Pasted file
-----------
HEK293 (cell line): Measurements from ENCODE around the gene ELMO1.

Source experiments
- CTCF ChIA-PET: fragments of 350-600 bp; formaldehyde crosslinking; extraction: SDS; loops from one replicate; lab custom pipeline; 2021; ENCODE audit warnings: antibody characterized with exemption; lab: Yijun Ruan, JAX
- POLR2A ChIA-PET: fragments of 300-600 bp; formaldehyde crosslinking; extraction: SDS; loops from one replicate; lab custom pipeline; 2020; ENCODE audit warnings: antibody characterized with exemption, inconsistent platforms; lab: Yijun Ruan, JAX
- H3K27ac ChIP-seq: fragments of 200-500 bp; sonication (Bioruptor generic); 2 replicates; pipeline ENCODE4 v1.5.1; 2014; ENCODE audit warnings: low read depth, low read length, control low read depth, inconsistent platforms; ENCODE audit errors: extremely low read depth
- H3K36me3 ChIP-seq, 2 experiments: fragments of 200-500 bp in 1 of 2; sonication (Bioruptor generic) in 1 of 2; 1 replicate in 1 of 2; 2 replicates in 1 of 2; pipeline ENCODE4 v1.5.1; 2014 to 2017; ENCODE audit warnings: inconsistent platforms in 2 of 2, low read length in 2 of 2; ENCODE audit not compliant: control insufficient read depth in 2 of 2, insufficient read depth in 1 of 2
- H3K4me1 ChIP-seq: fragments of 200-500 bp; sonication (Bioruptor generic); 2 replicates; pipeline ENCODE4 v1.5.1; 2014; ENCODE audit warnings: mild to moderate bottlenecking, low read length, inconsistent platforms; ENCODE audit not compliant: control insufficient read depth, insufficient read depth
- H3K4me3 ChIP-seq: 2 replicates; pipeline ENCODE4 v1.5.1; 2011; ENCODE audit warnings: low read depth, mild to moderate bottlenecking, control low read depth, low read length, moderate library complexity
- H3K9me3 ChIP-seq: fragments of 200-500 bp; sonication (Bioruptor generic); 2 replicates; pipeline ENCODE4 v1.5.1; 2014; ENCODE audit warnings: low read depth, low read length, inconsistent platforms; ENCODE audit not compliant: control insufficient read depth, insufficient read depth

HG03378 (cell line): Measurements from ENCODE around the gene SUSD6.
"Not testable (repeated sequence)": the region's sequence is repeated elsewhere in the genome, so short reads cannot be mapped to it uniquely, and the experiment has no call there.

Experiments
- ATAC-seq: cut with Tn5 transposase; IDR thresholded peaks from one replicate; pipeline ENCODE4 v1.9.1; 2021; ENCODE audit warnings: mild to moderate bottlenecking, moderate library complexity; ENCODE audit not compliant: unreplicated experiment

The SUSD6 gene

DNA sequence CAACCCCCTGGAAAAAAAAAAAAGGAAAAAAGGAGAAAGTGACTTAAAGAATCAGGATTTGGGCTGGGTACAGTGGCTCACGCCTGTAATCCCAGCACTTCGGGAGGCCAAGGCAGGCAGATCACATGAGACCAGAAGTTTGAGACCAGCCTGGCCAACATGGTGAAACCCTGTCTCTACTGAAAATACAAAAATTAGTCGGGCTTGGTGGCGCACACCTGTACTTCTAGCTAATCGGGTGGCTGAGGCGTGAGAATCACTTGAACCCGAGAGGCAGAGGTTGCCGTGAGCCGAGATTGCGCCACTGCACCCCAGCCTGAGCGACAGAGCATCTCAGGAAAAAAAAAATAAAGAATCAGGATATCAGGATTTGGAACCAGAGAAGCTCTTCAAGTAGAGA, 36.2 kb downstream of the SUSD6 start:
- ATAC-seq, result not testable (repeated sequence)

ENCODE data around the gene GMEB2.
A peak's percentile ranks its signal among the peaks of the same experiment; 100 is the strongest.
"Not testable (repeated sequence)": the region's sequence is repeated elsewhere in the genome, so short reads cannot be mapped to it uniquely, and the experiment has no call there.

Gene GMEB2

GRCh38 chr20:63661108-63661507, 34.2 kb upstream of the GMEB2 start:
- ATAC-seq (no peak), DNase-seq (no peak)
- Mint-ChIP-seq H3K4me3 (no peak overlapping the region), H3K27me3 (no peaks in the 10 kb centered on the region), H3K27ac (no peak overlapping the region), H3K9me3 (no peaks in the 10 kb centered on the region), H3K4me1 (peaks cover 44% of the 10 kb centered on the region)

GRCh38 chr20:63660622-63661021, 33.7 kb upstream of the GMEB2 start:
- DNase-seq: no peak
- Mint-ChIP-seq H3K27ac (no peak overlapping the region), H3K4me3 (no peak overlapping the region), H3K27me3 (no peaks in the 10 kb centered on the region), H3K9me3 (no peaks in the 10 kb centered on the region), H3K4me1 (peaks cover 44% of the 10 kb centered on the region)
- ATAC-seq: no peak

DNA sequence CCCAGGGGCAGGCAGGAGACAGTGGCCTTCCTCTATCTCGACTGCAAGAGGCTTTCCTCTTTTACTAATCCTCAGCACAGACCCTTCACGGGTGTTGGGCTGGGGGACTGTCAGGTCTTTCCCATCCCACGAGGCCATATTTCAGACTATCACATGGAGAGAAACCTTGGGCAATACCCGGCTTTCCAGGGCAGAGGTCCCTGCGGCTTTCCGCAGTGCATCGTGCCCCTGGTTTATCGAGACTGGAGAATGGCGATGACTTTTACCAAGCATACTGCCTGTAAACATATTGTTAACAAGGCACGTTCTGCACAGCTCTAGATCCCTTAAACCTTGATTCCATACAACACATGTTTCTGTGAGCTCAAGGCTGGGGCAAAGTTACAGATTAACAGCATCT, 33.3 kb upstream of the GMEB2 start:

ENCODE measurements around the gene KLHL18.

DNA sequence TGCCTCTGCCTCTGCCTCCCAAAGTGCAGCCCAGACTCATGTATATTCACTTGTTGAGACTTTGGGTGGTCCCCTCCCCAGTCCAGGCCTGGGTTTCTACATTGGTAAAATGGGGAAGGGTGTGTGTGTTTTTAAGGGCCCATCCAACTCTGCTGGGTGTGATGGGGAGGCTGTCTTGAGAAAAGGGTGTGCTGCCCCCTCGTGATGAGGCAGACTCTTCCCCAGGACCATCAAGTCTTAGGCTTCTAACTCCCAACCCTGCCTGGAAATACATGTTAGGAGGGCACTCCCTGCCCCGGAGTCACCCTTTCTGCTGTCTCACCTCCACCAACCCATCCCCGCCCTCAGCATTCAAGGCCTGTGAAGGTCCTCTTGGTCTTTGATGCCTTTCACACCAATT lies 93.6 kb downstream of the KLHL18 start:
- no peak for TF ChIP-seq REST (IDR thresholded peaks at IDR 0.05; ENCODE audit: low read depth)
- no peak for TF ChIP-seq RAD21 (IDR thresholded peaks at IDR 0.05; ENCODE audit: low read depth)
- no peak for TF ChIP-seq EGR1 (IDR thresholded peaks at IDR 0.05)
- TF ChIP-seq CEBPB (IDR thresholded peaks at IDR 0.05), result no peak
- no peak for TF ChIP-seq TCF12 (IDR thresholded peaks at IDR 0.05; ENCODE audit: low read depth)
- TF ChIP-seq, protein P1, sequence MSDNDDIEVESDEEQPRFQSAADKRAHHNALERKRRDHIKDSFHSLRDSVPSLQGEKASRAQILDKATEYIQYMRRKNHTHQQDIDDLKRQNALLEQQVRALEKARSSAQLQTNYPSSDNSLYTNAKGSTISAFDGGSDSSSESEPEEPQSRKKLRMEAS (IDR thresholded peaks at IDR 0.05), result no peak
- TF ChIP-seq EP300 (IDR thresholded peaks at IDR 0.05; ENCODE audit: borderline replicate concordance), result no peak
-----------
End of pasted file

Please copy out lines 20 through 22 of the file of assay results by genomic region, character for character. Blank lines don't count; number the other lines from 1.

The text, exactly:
Gene GMEB2

GRCh38 chr20:63661108-63661507, 34.2 kb upstream of the GMEB2 start:
- ATAC-seq (no peak), DNase-seq (no peak)